In June 2016, the FASB issued a new accounting standard update (ASU 2016-13, Financial Instruments- Credit Losses (Topic 326): Measurement of Credit Losses on Financial Instruments), which amends the incurred loss impairment methodology in current GAAP with a methodology that reflects expected credit losses over the life of the loan and requires consideration of a broader range of reasonable and supportable information to inform credit loss estimates. This guidance will be effective January 1, 2020, on a modified retrospective approach, with early adoption permitted, but not before January 1, 2019. We currently have a project team in place and subject matter experts to assist with our review of key interpretive issues and the assessment of our existing credit loss forecasting models and processes against the new guidance to determine what modifications may be required. We are currently evaluating the impact this guidance will have on our financial position, results of operation and stockholders’ equity.
Reclassifications
Certain prior period amounts, primarily related to the adoption of new accounting guidance, have been reclassified to conform to current period presentations.

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2.
Stockholders' Equity and EPS
Accumulated Other Comprehensive Income
The following table summarizes the items reclassified out of accumulated other comprehensive income into the Consolidated Statements of Income (unaudited) for the three and six months ended June 30, 2018 and 2017:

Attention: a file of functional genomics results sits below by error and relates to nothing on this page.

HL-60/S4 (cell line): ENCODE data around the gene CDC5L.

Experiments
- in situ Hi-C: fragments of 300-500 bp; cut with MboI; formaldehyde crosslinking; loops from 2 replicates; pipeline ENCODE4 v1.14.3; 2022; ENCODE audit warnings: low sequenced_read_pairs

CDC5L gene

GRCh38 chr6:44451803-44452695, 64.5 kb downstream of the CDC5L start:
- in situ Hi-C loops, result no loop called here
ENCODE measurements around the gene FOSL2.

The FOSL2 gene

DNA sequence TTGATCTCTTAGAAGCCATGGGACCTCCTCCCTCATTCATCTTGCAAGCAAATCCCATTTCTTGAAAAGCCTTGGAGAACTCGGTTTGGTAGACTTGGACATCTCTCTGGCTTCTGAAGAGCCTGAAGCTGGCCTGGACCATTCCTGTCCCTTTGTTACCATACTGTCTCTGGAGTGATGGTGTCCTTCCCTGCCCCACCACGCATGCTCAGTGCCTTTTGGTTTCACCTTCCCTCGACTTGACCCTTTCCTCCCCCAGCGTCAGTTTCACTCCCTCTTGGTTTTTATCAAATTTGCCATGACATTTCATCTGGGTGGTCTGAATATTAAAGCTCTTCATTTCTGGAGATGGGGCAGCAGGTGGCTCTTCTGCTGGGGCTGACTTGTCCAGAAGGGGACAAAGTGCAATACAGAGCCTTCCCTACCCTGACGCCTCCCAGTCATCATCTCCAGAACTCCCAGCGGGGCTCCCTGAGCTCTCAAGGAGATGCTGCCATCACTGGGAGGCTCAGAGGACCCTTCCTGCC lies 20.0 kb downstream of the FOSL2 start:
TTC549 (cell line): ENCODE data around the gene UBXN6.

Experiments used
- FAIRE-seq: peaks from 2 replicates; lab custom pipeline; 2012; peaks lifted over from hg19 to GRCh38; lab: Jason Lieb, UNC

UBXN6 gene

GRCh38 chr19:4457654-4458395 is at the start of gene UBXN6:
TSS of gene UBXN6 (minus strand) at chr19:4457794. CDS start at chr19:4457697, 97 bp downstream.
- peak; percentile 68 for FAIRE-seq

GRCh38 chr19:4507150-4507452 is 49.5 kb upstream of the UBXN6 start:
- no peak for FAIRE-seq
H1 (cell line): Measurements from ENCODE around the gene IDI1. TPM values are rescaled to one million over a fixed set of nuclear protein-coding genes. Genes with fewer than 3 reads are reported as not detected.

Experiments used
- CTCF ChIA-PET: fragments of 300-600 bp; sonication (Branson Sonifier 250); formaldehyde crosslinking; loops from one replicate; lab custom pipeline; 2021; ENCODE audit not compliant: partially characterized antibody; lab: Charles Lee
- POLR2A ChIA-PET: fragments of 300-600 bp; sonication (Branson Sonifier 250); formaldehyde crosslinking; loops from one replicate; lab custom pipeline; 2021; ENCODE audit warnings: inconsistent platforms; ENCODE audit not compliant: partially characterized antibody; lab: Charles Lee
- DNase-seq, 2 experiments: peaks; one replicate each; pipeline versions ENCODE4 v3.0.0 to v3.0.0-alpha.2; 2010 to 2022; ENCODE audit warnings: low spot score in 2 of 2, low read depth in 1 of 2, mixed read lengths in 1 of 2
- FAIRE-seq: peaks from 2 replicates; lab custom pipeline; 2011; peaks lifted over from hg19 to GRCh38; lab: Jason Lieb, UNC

Three months ended June 30,
 
Six months ended June 30,
(Dollars in thousands)
 
Income Statement Location
 
2018

2017
 
2018
 
2017
Reclassification adjustment for losses (gains) included in net income (1)
 
Gains on investment securities, net
 
$

 
$
123

 
$

 
$
(485
)
Related tax (benefit) expense (1)
 
Income tax expense
 

 
(50
)
 

 
198

Total reclassification adjustment for losses (gains) included in net income, net of tax (1)
 
 
 
$

 
$
73

 
$

 
$
(287
)
 
(1)
See "Adoption of New Accounting Standards" in Note 1—“Basis of Presentation” of the “Notes to Interim Consolidated Financial Statements (unaudited)” under Part I, Item 1 of this report for additional details.


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EPS
Basic EPS is the amount of earnings available to each share of common stock outstanding during the reporting period. Diluted EPS is the amount of earnings available to each share of common stock outstanding during the reporting period adjusted to include the effect of potentially dilutive common shares. Potentially dilutive common shares include incremental shares issuable for stock options and restricted stock units outstanding under our 2006 Equity Incentive Plan and our ESPP. Potentially dilutive common shares are excluded from the computation of dilutive EPS in periods in which the effect would be antidilutive. The following is a reconciliation of basic EPS to diluted EPS for the three and six months ended June 30, 2018 and 2017: